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Watch Where You're Going

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Peter Parker swung between high-rises, enjoying a beautiful fall day in New York, the sun’s heat on his skin. His new suit was in the shop for repairs, meaning Tony had commandeered it for upgrades. Peter’s old suit didn’t regulate temperature, and it was a nice sensation to actually feel the air around him.

His spider sense went wild, and Peter dodged left, a tricky maneuver in mid-air, but the paint pellet missed. He whipped his head around and caught sight of a duo of teenagers laughing and scampering behind a dumpster, bulky paint ball guns slung on their shoulders.

Kids.

Peter turned back around just as a building rose up in front of him. Distracted, he’d miscalculated his swing. He hit the stonework hard enough to rattle his teeth and make the lights blink off and on.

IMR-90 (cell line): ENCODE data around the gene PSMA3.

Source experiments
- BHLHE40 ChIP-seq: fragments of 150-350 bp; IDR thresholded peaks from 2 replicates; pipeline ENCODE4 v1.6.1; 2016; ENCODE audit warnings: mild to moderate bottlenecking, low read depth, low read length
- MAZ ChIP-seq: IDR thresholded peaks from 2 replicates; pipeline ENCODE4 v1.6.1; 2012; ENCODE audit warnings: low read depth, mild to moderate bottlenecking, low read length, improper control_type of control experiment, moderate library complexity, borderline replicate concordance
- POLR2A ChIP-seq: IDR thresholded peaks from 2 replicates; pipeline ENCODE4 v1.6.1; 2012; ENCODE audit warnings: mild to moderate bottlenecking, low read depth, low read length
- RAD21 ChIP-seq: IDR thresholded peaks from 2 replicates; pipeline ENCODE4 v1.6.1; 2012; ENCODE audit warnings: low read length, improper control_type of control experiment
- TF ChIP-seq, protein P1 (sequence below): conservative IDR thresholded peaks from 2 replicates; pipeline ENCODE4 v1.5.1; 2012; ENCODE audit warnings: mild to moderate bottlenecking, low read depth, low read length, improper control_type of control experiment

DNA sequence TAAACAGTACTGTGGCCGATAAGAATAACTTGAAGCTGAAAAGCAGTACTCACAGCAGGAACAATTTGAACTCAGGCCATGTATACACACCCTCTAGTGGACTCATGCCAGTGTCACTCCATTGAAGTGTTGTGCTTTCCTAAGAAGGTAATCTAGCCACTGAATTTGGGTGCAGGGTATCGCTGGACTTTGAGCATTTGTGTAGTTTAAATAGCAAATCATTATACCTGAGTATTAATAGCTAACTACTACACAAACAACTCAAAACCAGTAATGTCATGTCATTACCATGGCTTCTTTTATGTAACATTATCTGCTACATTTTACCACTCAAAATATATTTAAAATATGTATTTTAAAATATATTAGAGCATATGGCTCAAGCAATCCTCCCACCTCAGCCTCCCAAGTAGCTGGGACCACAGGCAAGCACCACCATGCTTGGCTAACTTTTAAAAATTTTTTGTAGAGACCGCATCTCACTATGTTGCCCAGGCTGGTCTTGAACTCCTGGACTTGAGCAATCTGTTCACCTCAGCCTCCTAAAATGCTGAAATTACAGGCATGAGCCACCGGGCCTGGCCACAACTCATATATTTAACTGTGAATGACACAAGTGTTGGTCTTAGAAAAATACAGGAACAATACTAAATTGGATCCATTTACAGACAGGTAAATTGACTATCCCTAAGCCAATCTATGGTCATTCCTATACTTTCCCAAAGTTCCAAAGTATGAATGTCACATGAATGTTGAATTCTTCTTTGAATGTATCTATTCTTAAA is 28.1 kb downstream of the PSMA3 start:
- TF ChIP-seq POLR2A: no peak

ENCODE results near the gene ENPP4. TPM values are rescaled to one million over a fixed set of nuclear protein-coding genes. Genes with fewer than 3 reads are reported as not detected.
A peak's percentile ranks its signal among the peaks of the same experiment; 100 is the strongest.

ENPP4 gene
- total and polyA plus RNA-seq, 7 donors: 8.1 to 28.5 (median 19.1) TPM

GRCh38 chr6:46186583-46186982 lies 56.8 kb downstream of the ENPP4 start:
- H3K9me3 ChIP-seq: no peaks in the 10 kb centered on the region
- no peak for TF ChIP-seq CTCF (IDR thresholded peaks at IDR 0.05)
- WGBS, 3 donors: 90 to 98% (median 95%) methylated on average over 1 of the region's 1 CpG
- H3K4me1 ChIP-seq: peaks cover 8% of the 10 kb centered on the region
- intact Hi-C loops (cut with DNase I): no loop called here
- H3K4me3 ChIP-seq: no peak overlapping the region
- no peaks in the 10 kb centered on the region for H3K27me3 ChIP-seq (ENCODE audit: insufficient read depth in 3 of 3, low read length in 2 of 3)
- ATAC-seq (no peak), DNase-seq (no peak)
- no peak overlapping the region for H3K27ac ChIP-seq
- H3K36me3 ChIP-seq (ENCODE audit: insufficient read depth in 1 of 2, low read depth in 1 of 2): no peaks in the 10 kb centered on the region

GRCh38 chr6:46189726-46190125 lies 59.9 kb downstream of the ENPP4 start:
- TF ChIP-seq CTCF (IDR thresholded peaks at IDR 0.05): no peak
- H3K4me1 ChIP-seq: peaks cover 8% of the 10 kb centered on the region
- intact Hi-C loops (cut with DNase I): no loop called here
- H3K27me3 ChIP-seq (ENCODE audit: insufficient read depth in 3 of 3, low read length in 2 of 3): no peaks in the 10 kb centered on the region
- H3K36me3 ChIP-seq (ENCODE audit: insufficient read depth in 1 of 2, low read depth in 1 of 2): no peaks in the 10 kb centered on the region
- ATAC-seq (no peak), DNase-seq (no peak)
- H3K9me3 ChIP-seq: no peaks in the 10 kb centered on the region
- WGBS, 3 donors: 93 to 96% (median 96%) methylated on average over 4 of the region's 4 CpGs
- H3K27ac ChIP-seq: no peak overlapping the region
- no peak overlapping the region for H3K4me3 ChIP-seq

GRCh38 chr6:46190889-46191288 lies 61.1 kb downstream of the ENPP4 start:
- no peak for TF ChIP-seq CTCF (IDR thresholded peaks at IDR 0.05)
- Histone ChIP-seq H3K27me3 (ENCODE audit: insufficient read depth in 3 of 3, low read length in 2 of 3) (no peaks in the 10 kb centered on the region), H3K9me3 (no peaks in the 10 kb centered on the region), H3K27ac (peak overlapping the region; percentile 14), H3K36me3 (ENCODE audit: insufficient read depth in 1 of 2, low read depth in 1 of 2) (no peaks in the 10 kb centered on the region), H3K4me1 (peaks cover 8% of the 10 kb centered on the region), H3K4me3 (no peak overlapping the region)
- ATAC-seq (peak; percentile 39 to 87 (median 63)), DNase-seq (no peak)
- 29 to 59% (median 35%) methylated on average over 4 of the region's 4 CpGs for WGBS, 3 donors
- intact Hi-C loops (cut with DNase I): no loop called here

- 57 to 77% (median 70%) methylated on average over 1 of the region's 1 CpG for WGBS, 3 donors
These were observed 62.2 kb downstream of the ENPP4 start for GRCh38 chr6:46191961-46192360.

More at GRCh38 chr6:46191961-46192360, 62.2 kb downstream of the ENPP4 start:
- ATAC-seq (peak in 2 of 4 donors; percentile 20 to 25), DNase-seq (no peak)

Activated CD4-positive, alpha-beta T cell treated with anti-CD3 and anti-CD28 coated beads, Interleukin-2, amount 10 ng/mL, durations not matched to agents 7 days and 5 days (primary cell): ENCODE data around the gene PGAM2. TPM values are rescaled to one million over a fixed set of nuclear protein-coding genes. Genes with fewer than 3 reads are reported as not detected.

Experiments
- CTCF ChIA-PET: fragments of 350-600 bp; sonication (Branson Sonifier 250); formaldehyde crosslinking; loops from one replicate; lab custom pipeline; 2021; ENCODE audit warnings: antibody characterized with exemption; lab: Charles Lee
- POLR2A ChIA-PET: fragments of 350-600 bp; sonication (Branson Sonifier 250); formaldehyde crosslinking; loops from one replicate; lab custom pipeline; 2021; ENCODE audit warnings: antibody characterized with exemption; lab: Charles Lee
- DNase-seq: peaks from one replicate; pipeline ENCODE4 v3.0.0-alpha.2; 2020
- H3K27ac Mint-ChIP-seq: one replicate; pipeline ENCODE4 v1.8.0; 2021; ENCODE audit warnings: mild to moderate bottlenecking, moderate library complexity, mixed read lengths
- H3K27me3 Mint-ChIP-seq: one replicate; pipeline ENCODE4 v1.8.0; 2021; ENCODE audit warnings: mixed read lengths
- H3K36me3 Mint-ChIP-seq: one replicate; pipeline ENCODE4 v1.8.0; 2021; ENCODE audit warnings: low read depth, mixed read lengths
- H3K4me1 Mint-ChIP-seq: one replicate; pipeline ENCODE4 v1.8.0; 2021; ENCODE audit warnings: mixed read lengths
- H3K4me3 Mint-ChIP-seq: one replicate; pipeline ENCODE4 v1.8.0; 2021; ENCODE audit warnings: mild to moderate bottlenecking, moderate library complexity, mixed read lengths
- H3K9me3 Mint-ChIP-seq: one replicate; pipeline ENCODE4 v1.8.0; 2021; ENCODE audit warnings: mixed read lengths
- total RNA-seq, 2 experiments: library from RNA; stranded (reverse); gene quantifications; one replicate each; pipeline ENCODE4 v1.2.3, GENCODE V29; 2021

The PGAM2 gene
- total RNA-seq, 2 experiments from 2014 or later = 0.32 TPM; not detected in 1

Damn.

He palmed the wall and took a second to breathe and assess the damage.

No Karen to give him stats on everything from his pupil reaction to oxygen levels. He was back to basics.

His belly hurt a lot more than he thought it should. He’d hoped the lightening bolts of pain in his abdomen would fade as he rested, like all the other bumps and bruises, but that single area didn’t settle down. If anything, it got worse.

Peter looked down and realized he’d swung himself directly into a bare flagpole. The metal rod had punched right through his stomach and come out the other side.

Oh, crap. This was bad.

He steadied his feet as his breathing grew ragged. He shot a web above him onto a gargoyle’s face and prepared to pull off the pole. A few deep breaths, and he clenched his jaw.

He should have watched where he was going. He should have waited for his new suit to come back from Tony before patrolling. He should know better than to swing around New York without paying attention.